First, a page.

The challenge

As the team of Bern’s University Hospital Inselspital one of the largest in Switzerland planned their move into the brand new Anna-Seiler-Haus, they felt the users of the building would benefit from a special feature in the public lobby.

In order to contribute to this goal, Studio Banana was tasked with designing an artistic-spatial installation which should fascinate, and at the same time respect the unique environment of a hospital. We worked on the delivery of a serene and harmonious installation integrating time, space and technology while respecting the physical and functional requirements of the hospital. This was done through a co-design process with employees of the Inselspital, and in collaboration with GWJ, IAAG, ASTOC, Archipel General Planner, MKT engineering and Spy.

The outcome

Designed to enchant and disperse the mood of visitors, patients and employees, Loops conjugates art and architecture in an innovative kinetic installation dialoguing with the space and its users, while complementing the architectural setting.

Like a dance, this captivating structure consists of 24 rings softly floating in a perpetual choreography in one of the two atria of the building with its minimal design offering an endless palette of evocative shapes inspired by nature.

Spanning up to 21 m in height, 6 m in width and 8 m in length and contrasting with the orthogonal structure of the architecture through its smoothly edged rings, Loops offers different points of views and perspectives from the 5 floors of the atrium, allowing for many different interpretations and perceptions at once while marvelling the viewer again and again.

Discovery

 

“The building together with the installation
gives a certain loosening and dispersion,
but also courage and hope”.

 

Bruno Jung,overall project manager new
building Anna-Seiler-Haus

Inspiring through art, humanising through design

As the Anna-Seiler-Haus accommodates multiple functions and user groups, it was key to integrate these diverse perspectives into the creative process. Co-designing alongside future users, the architects and planners, we carried out a series of workshops to define the main project vision and storyline: to deliver a unique experience that enchants and distracts but also captivates and surprises employees, patients and visitors.

After a detailed understanding of the user dynamics, daily rhythms and movements, our team led the creative direction of the project, working in close collaboration with technical specialists of MKT Engineering from conception to execution, through detailing of the rings, programming of the choreography all the way to the supervision of manufacturing and installation.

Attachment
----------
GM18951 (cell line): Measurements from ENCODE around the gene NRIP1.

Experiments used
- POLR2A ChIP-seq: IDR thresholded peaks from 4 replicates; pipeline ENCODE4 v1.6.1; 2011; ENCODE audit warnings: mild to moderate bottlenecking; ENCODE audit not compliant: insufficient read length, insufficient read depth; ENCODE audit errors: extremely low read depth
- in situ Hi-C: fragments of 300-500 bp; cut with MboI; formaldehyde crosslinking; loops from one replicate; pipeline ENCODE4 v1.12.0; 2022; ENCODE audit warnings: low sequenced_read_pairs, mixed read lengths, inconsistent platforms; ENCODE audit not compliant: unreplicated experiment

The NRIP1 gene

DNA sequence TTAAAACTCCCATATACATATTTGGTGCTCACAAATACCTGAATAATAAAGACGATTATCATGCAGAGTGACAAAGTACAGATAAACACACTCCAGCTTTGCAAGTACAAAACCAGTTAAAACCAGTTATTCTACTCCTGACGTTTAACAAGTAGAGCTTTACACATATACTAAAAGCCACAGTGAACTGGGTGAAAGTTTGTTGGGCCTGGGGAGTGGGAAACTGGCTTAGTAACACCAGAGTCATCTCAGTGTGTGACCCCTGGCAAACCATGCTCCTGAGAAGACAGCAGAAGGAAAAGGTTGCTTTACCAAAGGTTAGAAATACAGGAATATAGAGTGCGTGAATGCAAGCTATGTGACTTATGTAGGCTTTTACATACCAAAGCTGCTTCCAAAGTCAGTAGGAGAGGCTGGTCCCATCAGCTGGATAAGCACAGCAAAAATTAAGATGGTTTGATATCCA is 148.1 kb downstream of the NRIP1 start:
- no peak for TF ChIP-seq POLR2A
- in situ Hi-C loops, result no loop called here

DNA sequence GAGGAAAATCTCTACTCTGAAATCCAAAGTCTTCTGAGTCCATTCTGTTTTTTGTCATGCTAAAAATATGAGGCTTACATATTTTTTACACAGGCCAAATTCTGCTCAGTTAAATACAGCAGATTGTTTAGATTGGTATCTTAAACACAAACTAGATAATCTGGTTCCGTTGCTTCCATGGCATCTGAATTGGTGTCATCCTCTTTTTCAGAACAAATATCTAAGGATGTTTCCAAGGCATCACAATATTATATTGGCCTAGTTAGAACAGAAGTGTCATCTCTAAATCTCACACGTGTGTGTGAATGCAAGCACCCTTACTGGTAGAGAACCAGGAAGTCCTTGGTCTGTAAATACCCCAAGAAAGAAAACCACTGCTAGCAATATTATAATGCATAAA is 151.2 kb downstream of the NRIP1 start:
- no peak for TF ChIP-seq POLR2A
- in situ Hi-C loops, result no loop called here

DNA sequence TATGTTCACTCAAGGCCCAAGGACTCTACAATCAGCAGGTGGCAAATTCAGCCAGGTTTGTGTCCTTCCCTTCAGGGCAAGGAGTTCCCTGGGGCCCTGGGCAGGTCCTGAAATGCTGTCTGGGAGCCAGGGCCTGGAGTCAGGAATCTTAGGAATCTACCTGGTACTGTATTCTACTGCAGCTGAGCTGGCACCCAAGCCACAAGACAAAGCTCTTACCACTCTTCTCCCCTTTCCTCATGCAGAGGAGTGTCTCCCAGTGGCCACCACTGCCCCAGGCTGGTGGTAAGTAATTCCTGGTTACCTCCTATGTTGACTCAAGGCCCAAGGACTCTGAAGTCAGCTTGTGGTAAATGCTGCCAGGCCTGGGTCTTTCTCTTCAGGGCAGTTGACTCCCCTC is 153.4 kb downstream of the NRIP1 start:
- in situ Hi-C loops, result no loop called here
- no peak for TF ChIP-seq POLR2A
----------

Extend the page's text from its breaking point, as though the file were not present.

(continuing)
Look & feel

A subtle dialogue with the space

Inspired by the ever-changing and unstoppable cyclical movements of nature, the seemingly weightless rings conforming Loops are constantly drawing ethereal trajectories and creating sophisticated choreographic patterns. This dance is further enhanced by an interplay of light and speed.  

Aesthetically understandable and universally engaging, the design of Loops allows for many alternative interpretations from the five floors of the atrium, stimulating new perspectives and individual experiences.

A floating structure

Visually bound inside the 25 metre-high atrium of the Anna-Seiler-Haus, Loops’ non-invasive shape consists of 24 aluminium rings of varying diameters that integrate an LED glowing surface on their inner rims. Suspended by two cables and steered by two motorised winches, each ring can move horizontally and vertically. It is the synchronicity of the rings that creates the impression of 3D movement constantly forming in space.

 

You want to know constantly, what comes next? 

And at the same time it’s also very calming and meditative.

 

Julia Schankin, Inselspital

An endless movement

As the independent rings move freely, the structure allows for different choreographies following unexpected impulses throughout the day to ensure a wide variety of patterns. In the early morning and late evening the movements are calmer, while during the day the choreographies pick up speed.

At night, the installation remains in a calm placid standby mode in the middle of the atrium and only shows a play of lights.

In addition, every hour on the dot, the 24 rings converge towards the centre and through a luminous pulse indicates the time.

Conclusion

A captivating moment for patients, employees and visitors

Loops for us was a perfect chance to create, develop and implement a holistic experience conjugating art, design and architecture to connect each other through emotions.

Working alongside different stakeholders, our team managed to create a fascinating eye-catcher for meditative breaks seamlessly integrated in the building that helps enrich the hospital environment.